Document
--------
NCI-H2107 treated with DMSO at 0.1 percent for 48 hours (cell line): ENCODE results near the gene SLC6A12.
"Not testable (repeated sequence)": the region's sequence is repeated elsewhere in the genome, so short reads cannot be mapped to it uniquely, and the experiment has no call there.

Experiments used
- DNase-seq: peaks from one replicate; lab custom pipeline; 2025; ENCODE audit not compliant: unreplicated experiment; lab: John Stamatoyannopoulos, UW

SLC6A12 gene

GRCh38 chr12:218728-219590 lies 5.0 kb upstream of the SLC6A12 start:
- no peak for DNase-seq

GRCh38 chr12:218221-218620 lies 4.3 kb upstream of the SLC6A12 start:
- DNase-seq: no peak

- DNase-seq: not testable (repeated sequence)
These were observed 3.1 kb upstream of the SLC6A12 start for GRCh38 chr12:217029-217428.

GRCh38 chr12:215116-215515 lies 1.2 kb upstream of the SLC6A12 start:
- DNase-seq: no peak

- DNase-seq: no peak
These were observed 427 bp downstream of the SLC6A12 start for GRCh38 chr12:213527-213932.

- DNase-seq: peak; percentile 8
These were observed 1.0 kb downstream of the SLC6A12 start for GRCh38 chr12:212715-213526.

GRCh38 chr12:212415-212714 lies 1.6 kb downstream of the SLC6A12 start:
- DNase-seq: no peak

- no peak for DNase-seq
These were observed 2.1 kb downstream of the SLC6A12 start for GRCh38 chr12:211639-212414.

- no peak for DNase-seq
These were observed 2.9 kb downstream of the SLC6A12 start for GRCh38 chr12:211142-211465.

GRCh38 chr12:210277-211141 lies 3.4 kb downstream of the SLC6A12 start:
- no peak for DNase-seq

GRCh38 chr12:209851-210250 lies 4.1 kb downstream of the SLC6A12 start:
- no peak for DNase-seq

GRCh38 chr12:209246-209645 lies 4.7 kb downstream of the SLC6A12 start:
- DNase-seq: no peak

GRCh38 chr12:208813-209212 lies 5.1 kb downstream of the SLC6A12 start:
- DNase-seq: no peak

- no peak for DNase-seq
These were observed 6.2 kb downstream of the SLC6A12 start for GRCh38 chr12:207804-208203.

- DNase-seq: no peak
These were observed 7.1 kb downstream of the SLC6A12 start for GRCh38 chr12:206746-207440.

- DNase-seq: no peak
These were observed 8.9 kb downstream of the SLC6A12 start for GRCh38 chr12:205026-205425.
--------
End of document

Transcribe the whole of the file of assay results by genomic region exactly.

NCI-H2107 treated with DMSO at 0.1 percent for 48 hours (cell line): ENCODE results near the gene SLC6A12.
"Not testable (repeated sequence)": the region's sequence is repeated elsewhere in the genome, so short reads cannot be mapped to it uniquely, and the experiment has no call there.

Experiments used
- DNase-seq: peaks from one replicate; lab custom pipeline; 2025; ENCODE audit not compliant: unreplicated experiment; lab: John Stamatoyannopoulos, UW

SLC6A12 gene

GRCh38 chr12:218728-219590 lies 5.0 kb upstream of the SLC6A12 start:
- no peak for DNase-seq

GRCh38 chr12:218221-218620 lies 4.3 kb upstream of the SLC6A12 start:
- DNase-seq: no peak

- DNase-seq: not testable (repeated sequence)
These were observed 3.1 kb upstream of the SLC6A12 start for GRCh38 chr12:217029-217428.

GRCh38 chr12:215116-215515 lies 1.2 kb upstream of the SLC6A12 start:
- DNase-seq: no peak

- DNase-seq: no peak
These were observed 427 bp downstream of the SLC6A12 start for GRCh38 chr12:213527-213932.

- DNase-seq: peak; percentile 8
These were observed 1.0 kb downstream of the SLC6A12 start for GRCh38 chr12:212715-213526.

GRCh38 chr12:212415-212714 lies 1.6 kb downstream of the SLC6A12 start:
- DNase-seq: no peak

- no peak for DNase-seq
These were observed 2.1 kb downstream of the SLC6A12 start for GRCh38 chr12:211639-212414.

- no peak for DNase-seq
These were observed 2.9 kb downstream of the SLC6A12 start for GRCh38 chr12:211142-211465.

GRCh38 chr12:210277-211141 lies 3.4 kb downstream of the SLC6A12 start:
- no peak for DNase-seq

GRCh38 chr12:209851-210250 lies 4.1 kb downstream of the SLC6A12 start:
- no peak for DNase-seq

GRCh38 chr12:209246-209645 lies 4.7 kb downstream of the SLC6A12 start:
- DNase-seq: no peak

GRCh38 chr12:208813-209212 lies 5.1 kb downstream of the SLC6A12 start:
- DNase-seq: no peak

- no peak for DNase-seq
These were observed 6.2 kb downstream of the SLC6A12 start for GRCh38 chr12:207804-208203.

- DNase-seq: no peak
These were observed 7.1 kb downstream of the SLC6A12 start for GRCh38 chr12:206746-207440.

- DNase-seq: no peak
These were observed 8.9 kb downstream of the SLC6A12 start for GRCh38 chr12:205026-205425.